We find ourselves at a time in history in which a significant majority of candidates currently running for president are senior citizens. Lots are septuagenarians. It doesn’t matter who they are or what party they represent. The proliferation of elder candidates as a group – and not individual players — is addressed here today.
Older candidates running for political office are not unheard of; in fact, younger candidates are often deemed too inexperienced and naive to run a country as complex as ours. The age-old (pun intended) belief is that only with seniority and experience come the necessary qualifications and wisdom to handle the stresses of avoiding conflict and being the master/mistress of statecraft to bring about the best outcomes for our nation at large.
Keeping peace in the world is tricky, and the US plays a major role in that fine dance of diplomacy. Yes, boatloads of advisers exist to provide guidance for the president in making decisions and in steering events in one way or another. But the buck stops at the Oval Office. Thus, a leader who is sure-footed based on lots of past experiences is in the best position to make those weighty decisions quickly and with confidence. These individuals are usually elders.
How old is too old?
The answer to this question depends on who’s responding. I don’t think the seventy to eighty group is too old, but then again, I’m seventy-two. At the same time, I can see how Millennials and Gen Z’s would assume that elder candidates are out of date and uninformed (sorry Boomers, but seventy is not the new fifty!).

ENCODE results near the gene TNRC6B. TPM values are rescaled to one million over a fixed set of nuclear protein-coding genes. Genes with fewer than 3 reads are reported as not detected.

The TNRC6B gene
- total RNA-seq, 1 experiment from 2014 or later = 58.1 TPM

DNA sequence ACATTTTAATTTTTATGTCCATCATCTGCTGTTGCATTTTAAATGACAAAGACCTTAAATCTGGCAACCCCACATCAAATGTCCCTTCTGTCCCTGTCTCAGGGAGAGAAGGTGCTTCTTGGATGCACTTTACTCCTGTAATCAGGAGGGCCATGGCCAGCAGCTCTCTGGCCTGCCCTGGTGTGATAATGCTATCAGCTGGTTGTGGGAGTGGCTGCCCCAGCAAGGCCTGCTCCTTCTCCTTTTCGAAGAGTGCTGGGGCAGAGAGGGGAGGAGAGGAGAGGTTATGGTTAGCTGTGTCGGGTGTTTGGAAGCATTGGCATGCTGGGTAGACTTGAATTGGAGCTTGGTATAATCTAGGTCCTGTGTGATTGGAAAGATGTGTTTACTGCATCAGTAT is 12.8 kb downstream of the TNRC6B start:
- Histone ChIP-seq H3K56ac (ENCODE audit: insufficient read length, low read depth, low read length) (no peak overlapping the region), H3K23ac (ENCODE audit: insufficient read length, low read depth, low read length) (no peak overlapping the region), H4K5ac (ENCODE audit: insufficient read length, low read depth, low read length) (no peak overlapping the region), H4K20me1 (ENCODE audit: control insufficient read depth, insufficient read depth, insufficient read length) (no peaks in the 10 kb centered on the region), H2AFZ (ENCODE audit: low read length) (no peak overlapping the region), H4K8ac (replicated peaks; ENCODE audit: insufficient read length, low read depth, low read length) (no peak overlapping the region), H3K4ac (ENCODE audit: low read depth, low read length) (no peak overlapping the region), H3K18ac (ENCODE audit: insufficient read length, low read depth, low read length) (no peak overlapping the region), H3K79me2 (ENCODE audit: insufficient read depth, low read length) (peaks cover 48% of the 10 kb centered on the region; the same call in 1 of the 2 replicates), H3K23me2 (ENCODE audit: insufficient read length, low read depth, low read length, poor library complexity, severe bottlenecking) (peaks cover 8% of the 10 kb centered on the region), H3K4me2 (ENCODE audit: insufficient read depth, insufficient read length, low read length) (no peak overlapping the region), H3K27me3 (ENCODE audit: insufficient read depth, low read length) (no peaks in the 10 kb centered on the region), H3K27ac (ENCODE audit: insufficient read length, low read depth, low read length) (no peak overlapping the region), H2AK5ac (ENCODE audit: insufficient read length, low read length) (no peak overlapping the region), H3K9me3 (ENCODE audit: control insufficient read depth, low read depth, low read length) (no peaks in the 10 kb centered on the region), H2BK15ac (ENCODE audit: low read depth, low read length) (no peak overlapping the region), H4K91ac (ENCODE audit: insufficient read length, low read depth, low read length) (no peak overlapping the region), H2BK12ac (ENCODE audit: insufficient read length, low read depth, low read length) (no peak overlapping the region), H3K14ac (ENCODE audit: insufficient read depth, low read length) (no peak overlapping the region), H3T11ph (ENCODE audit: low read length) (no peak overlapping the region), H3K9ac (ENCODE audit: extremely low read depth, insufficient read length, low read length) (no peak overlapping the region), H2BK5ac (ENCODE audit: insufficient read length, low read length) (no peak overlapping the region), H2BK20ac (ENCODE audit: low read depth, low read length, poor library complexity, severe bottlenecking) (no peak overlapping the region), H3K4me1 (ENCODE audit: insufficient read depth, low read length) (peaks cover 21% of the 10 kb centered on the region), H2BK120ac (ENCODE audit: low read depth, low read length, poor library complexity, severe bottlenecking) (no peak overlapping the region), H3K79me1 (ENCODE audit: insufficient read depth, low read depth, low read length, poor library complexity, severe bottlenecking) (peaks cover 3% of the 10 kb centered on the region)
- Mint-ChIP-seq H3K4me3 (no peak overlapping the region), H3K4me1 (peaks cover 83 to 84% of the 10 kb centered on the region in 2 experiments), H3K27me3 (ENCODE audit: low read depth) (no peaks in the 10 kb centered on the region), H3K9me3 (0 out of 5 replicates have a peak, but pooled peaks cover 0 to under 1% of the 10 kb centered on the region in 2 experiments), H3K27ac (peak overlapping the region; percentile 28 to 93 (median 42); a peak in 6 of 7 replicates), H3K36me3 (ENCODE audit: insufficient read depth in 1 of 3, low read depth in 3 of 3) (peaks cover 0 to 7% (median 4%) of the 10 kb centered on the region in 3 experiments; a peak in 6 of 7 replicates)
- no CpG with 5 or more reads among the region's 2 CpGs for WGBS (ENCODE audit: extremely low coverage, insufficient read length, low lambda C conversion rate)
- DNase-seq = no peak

Changing the perception of age is a tricky endeavor. We’re attracted to those candidates – and people in general – who look younger and energetic, so appearance plays a huge role. But candidates who pile on the spray tan, maintain artificially honey-blond hair, or obviously use Botox to reduce wrinkles, miss the mark in reassuring voters of their relevance. Those who own their gray hair, provided they keep their teeth in order, leapfrog (creaky knees not withstanding) those drinking from the faux fountain of youth on the gravitas meter.
In my opinion ….
The negative aspect of so many elders running for office is that the important issues are being sidetracked. Age has become a talking point right up there with immigration, health care, and the military.
That said, I’ll admit to perking up when a politician has “a medical incident.” Are they fit for duty? I also wonder, when it’s obvious that lots of time and energy are spent on appearance, how much time and energy will be left to do the massive job of running the country.
Regardless of who will face off against the other, it’ll be interesting. I had to shake my head recently when one mid-seventies-year-old candidate tossed old-age barbs at those who were seventy-seven. Seriously?
How much does a candidate’s age affect your willingness to vote for him or her?